lturner wrote:Oh no, I quite agree brain surgeons know a thing or two. Believe me, if I ever have to get brain surgery, there's no-one else I'd rather have do the job. :wink:

But just because someone knows how to fix or treat a certain injury doesn't mean they know how best to prevent them. Being a brain surgeon doesn't give you any particular insight into how effective helmet use, compulsory or otherwise, is in preventing those brain injuries. In fact, it could give you a quite distorted perspective because your constantly exposed to the 0.001% of cyclists who get those severe injuries, and never the 99.999% who do not.


Yep, now if he'd just said that he bike commutes to work then he'd have a little more credibility.
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Re: Mandatory Helmet Laws & stuff (Was One & ONLY Helmet Thr

Postby lturner » Wed Oct 03, 2012 12:07 am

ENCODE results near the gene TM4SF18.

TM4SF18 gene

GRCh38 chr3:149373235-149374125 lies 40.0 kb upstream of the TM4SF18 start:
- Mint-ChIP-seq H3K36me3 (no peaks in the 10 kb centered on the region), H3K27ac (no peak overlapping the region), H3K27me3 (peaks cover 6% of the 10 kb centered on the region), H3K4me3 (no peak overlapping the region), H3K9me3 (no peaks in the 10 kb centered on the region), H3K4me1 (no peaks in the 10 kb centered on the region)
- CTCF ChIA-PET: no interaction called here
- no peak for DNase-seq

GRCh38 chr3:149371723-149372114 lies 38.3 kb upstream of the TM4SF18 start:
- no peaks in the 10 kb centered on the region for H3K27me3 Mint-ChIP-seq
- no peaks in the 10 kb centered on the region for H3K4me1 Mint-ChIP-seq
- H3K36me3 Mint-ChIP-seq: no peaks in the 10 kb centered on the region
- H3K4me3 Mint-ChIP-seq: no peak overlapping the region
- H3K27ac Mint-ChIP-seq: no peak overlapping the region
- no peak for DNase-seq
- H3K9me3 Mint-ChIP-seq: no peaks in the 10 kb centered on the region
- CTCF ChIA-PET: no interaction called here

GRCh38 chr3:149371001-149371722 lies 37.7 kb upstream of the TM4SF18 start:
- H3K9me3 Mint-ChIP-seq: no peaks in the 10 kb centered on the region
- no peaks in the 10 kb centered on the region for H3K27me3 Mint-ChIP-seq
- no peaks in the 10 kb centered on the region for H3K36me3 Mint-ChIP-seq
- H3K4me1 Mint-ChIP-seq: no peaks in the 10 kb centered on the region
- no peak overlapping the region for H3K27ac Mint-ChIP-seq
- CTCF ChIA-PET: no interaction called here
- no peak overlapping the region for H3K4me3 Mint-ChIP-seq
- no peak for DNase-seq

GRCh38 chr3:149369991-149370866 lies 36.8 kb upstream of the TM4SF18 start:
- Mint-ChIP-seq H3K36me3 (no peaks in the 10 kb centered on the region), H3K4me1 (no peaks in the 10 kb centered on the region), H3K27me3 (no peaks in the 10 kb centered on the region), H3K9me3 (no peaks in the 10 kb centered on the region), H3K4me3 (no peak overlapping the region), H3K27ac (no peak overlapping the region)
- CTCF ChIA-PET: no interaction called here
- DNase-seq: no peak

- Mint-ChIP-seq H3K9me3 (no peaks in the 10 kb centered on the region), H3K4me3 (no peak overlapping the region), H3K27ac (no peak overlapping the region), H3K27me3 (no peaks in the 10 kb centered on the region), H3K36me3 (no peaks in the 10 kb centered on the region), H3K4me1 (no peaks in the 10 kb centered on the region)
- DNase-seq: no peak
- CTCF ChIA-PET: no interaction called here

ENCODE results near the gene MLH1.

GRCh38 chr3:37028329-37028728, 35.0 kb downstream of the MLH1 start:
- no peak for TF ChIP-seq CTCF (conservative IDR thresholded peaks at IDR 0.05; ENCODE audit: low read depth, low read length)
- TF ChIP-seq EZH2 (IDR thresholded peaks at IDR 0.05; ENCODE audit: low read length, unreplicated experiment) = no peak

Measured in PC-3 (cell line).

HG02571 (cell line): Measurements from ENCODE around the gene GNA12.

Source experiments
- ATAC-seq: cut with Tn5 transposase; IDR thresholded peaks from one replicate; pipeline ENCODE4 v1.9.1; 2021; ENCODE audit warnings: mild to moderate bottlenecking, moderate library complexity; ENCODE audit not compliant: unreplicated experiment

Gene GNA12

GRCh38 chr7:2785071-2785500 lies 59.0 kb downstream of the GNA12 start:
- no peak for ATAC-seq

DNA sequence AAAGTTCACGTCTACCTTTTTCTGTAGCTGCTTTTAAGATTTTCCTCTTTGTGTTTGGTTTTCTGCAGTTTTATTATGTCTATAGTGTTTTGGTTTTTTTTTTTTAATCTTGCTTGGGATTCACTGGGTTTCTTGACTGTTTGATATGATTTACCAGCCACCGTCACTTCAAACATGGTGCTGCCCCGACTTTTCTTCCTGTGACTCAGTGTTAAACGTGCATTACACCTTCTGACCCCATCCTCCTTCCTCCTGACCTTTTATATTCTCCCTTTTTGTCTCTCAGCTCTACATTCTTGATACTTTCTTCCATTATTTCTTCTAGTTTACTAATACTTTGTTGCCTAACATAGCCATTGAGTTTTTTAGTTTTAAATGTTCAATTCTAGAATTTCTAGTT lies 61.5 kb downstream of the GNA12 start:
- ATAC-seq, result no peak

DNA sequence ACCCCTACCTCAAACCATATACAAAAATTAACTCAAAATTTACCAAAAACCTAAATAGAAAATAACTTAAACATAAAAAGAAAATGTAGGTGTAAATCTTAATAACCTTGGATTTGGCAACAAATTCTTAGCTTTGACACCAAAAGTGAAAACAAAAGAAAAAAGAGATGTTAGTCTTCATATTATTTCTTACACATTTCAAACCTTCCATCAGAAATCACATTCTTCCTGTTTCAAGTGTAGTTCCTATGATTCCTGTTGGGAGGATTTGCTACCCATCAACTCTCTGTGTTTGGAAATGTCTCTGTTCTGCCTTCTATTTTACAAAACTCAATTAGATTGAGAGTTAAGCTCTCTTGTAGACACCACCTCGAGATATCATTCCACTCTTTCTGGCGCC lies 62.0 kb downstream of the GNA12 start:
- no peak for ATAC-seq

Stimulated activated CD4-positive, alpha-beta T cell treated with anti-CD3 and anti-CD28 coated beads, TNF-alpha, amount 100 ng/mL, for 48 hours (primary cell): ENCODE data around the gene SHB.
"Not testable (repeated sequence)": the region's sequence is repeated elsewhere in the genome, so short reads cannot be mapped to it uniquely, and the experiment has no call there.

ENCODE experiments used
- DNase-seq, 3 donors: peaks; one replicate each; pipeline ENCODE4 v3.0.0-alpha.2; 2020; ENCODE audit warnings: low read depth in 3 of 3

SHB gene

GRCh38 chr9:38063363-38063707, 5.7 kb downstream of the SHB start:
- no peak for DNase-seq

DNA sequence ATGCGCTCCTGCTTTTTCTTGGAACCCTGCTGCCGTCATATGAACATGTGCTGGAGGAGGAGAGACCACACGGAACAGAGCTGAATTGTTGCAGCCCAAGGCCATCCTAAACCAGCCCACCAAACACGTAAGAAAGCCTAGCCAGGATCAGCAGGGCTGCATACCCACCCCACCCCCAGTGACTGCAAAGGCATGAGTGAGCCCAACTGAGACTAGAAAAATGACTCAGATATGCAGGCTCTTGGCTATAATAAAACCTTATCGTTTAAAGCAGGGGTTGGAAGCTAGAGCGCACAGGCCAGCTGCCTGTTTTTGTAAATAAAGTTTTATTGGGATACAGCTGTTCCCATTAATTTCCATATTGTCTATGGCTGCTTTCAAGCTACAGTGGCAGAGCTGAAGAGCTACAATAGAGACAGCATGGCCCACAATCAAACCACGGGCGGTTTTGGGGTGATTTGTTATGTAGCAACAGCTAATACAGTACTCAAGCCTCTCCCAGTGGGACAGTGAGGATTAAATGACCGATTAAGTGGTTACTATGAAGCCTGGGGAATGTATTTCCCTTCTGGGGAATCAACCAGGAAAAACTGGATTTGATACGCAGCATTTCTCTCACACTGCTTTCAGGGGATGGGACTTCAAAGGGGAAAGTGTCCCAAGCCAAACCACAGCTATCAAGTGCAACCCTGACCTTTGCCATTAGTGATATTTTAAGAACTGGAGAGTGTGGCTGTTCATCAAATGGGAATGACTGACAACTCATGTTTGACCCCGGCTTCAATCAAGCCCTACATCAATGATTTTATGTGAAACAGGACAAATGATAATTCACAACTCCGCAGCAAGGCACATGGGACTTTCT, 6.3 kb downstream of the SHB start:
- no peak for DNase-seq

jules21 wrote:i went for a ride down to the shops tonight without a helmet. passed the cops too and they turned to look but didn't pull me over. up yours authority!!1! :D


Nice work Jules, give them hell!

Let's hope the Bernadi slippery slope theory isn't true of cyclists or next you may start riding on footpaths while drunk. :)
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Re: Mandatory Helmet Laws & stuff (Was One & ONLY Helmet Thr

Postby KenGS » Wed Oct 03, 2012 1:18 am

Mulger bill wrote:
lturner wrote:Oh no, I quite agree brain surgeons know a thing or two. Believe me, if I ever have to get brain surgery, there's no-one else I'd rather have do the job. :wink:

But just because someone knows how to fix or treat a certain injury doesn't mean they know how best to prevent them. Being a brain surgeon doesn't give you any particular insight into how effective helmet use, compulsory or otherwise, is in preventing those brain injuries. In fact, it could give you a quite distorted perspective because your constantly exposed to the 0.001% of cyclists who get those severe injuries, and never the 99.999% who do not.